A colleague asked me to share thoughts on running a successful team meeting. My response = this blog post.
As our workplace becomes more and more distributed, tools like Slack, Google Hangout, Voxer, Asana (and plenty of others ending in .ly) have made the physical journey into Michael Scott's conference room increasingly obsolete.
Still, the time comes where you have to gather your troops for an all hands meeting which, regardless of medium or level of virtualness, still can be incredibly ineffective if not run properly.
Ergo, here are 6 keys leaders should consider when running a team meeting:
1. PREPARE -Show your team that you respect their time, and that everything you're covering in the meeting has been carefully considered in advance. For an hour meeting, spend at least an hour preparing. Don't be this guy:
2. STRONG AGENDA - Lay it out at the beginning of the meeting. This prevents questions out of left field at random points which can derail the meeting. Folks will understand what's coming down the pipeline and slot their comments accordingly; and if not, you reserve the right to.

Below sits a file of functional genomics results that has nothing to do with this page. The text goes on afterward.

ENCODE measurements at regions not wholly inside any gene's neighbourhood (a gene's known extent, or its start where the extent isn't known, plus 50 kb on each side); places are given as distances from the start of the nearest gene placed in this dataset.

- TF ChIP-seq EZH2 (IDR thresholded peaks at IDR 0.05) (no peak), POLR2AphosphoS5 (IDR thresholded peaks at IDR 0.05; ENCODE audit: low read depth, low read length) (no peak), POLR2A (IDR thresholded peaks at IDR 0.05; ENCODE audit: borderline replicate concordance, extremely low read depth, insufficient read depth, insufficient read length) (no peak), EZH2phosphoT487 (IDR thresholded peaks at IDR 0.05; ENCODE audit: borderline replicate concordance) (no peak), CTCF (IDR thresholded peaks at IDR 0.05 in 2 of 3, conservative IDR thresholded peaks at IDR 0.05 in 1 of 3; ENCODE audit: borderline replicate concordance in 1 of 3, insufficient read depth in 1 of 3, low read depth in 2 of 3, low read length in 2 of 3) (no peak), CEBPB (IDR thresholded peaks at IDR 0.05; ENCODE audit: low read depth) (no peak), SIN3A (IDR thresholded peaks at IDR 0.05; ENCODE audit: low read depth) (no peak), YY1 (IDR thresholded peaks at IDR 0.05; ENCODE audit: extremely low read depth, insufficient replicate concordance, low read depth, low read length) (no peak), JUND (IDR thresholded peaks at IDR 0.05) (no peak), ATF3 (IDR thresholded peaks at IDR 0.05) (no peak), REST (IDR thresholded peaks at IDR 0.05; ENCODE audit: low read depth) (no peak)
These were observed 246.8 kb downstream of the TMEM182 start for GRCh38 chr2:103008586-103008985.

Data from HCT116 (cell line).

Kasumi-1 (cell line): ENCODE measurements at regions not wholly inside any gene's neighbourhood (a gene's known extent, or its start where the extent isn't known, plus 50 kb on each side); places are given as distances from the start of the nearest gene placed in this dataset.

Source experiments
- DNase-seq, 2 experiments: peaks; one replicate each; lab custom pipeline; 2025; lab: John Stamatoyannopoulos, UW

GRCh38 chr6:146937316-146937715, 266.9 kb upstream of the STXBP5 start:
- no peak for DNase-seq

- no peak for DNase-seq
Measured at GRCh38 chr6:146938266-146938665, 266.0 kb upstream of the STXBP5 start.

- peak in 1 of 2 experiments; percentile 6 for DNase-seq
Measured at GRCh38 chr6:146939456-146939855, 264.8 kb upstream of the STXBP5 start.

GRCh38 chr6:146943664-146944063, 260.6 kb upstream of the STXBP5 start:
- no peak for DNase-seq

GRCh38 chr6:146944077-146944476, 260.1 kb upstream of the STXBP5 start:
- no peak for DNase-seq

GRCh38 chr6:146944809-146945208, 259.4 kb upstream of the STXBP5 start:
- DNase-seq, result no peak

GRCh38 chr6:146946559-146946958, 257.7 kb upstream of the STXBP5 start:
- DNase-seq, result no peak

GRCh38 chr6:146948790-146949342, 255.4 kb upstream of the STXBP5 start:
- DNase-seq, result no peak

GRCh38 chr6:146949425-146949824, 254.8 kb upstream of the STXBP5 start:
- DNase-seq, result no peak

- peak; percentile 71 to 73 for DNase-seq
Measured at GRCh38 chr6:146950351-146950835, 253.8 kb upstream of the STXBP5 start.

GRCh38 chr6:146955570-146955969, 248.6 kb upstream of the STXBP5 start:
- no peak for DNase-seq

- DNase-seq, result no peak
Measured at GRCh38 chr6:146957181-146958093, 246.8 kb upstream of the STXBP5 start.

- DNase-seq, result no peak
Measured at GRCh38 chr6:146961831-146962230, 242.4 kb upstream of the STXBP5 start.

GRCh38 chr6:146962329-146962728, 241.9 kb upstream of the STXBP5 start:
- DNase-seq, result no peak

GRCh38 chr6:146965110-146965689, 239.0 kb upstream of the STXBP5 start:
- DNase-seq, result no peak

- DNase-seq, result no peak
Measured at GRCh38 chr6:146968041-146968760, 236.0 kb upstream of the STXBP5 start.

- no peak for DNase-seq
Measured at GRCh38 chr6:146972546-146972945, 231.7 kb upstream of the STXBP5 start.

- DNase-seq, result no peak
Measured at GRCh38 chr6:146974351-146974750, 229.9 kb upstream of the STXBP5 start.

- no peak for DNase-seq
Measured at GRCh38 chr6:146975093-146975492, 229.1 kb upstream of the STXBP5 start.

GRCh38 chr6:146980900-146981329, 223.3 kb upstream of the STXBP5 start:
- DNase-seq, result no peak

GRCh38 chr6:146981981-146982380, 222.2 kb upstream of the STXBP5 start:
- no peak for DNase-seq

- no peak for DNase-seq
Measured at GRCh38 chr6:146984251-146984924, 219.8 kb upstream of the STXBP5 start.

3. ENGAGEMENT - A day or two before the meeting, ping a couple folks asking them to either speak
on a topic or raise a question they might have on a given agenda item; it's likely others will have the same question. This gives them time to prepare and guarantees additional voices heard.
4.OPEN FORUM - Reserve 15 minutes on the agenda for an "open forum" where individuals can say, ask, complain...whatever is on their mind. Your job is to determine how much detail to go into and what to save for an offline conversation.
5. TONE - I LOVE to have fun. At various points throughout the day you can find me doing acappela renditions of Biggie's "Juicy", or giving my best Barack Obama impersonation (Goooood ah, good evening. This is ah, the president.) . In team meetings - you want to strike the tone as the leader. Smile, have fun, be casual...but don't self derail the meeting by trying to be a comedian.
6. PRAISE - Be very careful to avoid ANY self praise, and make a conscious effort to call out team members for jobs well done.
And for the love of god, use video...it's 2015, haven't we had enough conference call drama yet?
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